Icknield Way Morris Men
By Sem Seabourne, read by Leonard Ash
As this is a longer piece about the Icknield Way Morris Men, the recording is split into three parts. The first is about its founding to the 1970s. The second is from the 1970s onwards. The third is about its 50th anniversary.
More information on the Icknield Way Morris Men can be found here: IWMM
The full text is as follows:
Over Sixty Years of Icknield Way Morris Men. Hi, I’m Len, one of the Icknield Way Morris Men and I want to tell you a bit about the Icknield Way Morris Men, a morris dancing team which was started in 1959.
In the 1950s, Mary Shunn was a teacher at Icknield School in Wantage, that stood by the ancient Icknield Way as it passes through the town. Her interests were in folk music and dance, and she was a member of the Oxford branch of the English Folk Dance and Song Society through which she met many people associated with morris dancing around Oxfordshire and Berkshire. She had helped to maintain the Whitsun dancing in Headington during the War when menfolk were in short supply.
Miss Shunn, as the boys respectfully called her (or “Granny Shunn” out of her hearing), was a strict disciplinarian who taught English, Geography and History and was a Deputy Head at Icknield School in Wantage. She introduced country dancing and morris dancing into the school activities but being a traditionalist only taught morris dancing to the boys. Many men who live in Wantage still remember those classes. As well as Cotswold morris, Miss Shunn instructed on rapper and longsword, and there is evidence of groups of dancers associated with Icknield School and Miss Shunn’s endeavours predating the Icknield Way Morris Men. Many of the dances she taught had been learned at close quarters from her friends at Headington Quarry and Oxford.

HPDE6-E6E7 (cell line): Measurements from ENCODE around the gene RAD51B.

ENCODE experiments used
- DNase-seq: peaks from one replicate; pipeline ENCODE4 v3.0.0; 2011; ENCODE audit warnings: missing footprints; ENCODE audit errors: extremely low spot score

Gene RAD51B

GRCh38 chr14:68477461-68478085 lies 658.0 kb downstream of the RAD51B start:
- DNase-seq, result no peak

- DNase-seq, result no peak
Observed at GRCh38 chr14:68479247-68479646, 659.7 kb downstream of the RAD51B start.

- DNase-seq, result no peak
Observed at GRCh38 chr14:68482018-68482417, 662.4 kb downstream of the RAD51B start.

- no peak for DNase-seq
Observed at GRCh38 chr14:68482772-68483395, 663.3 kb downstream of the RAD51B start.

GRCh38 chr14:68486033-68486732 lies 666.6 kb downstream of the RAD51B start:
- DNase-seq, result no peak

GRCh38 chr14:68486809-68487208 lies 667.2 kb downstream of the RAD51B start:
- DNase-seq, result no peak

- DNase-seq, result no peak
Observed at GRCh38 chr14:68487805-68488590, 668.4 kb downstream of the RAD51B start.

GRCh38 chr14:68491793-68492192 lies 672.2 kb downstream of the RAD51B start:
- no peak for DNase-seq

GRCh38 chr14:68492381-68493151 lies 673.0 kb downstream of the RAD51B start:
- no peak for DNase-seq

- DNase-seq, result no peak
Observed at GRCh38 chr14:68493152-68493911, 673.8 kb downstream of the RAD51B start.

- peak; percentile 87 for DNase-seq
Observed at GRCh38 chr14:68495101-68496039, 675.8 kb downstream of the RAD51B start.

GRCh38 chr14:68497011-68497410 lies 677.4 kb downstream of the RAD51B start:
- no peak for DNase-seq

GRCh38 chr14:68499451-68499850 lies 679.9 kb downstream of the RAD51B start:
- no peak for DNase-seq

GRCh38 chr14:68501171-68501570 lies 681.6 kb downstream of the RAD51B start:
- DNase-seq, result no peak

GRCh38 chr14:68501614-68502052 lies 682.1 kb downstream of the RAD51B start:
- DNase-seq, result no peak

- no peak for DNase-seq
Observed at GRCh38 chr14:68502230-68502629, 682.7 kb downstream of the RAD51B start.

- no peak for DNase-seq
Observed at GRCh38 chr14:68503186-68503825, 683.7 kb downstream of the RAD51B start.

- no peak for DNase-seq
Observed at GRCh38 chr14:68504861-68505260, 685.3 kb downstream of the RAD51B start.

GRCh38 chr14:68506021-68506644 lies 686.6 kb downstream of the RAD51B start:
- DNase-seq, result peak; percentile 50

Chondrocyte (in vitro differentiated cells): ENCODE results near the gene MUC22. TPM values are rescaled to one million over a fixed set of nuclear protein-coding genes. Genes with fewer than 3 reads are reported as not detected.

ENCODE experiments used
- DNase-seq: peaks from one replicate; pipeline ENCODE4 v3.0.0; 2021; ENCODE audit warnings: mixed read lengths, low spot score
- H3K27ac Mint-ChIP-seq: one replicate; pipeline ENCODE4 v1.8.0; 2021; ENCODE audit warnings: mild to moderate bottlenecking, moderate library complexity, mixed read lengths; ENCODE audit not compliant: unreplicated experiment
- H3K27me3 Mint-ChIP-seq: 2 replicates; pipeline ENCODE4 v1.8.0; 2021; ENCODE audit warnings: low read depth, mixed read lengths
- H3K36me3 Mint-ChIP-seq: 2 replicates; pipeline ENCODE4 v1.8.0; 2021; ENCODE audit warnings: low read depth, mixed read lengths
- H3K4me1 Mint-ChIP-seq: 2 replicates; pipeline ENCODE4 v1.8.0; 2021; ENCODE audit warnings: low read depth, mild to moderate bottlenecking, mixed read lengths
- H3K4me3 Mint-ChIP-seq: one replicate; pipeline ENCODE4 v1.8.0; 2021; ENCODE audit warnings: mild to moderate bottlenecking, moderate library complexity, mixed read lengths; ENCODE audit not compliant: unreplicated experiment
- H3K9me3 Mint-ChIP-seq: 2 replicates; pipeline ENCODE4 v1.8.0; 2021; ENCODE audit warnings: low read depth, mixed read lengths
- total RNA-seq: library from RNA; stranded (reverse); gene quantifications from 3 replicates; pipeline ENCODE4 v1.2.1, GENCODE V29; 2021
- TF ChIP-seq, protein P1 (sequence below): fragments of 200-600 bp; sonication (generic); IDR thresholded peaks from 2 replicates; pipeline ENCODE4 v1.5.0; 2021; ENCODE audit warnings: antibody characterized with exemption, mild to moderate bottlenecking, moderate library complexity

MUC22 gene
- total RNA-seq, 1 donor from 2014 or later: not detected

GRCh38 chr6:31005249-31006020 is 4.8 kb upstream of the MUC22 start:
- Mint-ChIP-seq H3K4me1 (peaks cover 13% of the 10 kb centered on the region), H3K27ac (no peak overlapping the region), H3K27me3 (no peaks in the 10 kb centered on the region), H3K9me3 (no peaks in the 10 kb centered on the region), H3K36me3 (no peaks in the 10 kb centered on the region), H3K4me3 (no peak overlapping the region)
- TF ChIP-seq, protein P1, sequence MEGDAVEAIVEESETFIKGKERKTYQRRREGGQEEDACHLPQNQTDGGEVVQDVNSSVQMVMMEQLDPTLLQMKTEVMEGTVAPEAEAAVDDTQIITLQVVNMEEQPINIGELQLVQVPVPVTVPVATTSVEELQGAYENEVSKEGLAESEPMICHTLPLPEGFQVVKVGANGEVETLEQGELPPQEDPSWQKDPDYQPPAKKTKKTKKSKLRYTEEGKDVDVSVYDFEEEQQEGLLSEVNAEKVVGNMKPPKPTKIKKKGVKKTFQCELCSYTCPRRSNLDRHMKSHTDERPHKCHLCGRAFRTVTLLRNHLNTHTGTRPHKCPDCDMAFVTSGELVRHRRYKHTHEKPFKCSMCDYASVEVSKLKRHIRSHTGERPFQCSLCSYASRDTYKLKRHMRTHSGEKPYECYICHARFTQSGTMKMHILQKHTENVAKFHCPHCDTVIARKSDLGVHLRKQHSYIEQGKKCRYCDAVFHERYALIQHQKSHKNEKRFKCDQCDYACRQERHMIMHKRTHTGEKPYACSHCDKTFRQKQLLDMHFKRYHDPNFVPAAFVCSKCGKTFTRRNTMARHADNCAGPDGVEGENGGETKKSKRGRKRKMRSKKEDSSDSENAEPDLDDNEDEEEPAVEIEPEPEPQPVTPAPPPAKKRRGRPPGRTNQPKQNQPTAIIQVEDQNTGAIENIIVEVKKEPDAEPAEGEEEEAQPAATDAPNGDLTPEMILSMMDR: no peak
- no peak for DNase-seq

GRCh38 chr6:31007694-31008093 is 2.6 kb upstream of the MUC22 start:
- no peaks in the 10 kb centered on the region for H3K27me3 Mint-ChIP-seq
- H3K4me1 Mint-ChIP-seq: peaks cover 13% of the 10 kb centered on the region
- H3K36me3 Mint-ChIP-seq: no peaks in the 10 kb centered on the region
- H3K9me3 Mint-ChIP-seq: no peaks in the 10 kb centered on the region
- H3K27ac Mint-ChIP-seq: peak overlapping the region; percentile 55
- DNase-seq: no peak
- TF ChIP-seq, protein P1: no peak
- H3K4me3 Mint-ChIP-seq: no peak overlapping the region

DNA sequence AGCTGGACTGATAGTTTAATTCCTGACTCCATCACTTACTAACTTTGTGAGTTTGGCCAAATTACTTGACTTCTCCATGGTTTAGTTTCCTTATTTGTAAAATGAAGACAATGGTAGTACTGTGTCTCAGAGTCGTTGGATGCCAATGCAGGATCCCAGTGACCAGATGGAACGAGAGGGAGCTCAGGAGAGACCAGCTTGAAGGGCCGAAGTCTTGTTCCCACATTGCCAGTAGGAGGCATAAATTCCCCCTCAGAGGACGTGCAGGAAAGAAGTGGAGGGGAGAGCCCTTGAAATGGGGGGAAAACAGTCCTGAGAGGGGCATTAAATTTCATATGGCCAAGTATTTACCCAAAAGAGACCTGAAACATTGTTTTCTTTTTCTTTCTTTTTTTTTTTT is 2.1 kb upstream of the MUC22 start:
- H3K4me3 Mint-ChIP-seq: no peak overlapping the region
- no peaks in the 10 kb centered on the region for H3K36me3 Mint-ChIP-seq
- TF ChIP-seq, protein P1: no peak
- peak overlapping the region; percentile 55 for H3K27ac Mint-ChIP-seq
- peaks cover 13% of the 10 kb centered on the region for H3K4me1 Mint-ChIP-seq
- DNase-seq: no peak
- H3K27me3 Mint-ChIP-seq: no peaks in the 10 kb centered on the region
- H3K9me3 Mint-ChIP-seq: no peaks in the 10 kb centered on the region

One September evening in 1958 a group of ex-Icknield School lads were standing in the Market Place discussing their options on what to do, since the Youth Club was only open one night a week. As they had learnt some morris dancing at school it was suggested that they might approach Miss Shunn concerning the possibility of starting a club. She was keen to give it a go, and started Wednesday night sessions at Icknield School, instructing the dance with her piano accompaniment.
Those original men whose idea eventually created the Icknield Way Morris Men were soon joined by other ex-schoolboys who were younger than the “pioneers”. They named the men Icknield rather than Wantage Morris Men because of the school connection. The school emblem of a gold wyvern on a blue background (from the battle pennant of the Wessex kings), was taken for the kit, which included a blue tabard.
The dances taught were from Adderbury, Bampton, Bucknell, Bledington, Brackley and Headington. Mary had friends like from other Morris Men dance groups, such as Oxford City, Headington Quarry, Kennet (Reading) and Abingdon. These men were pivotal in developing the Icknield Club, instructing on chosen traditions and providing music for dancing out and other morris engagements. Jim Phillips who was the national Squire of the Morris Ring from 1958-60 also used to attend Icknield practices and gave detailed instruction on the Headington tradition.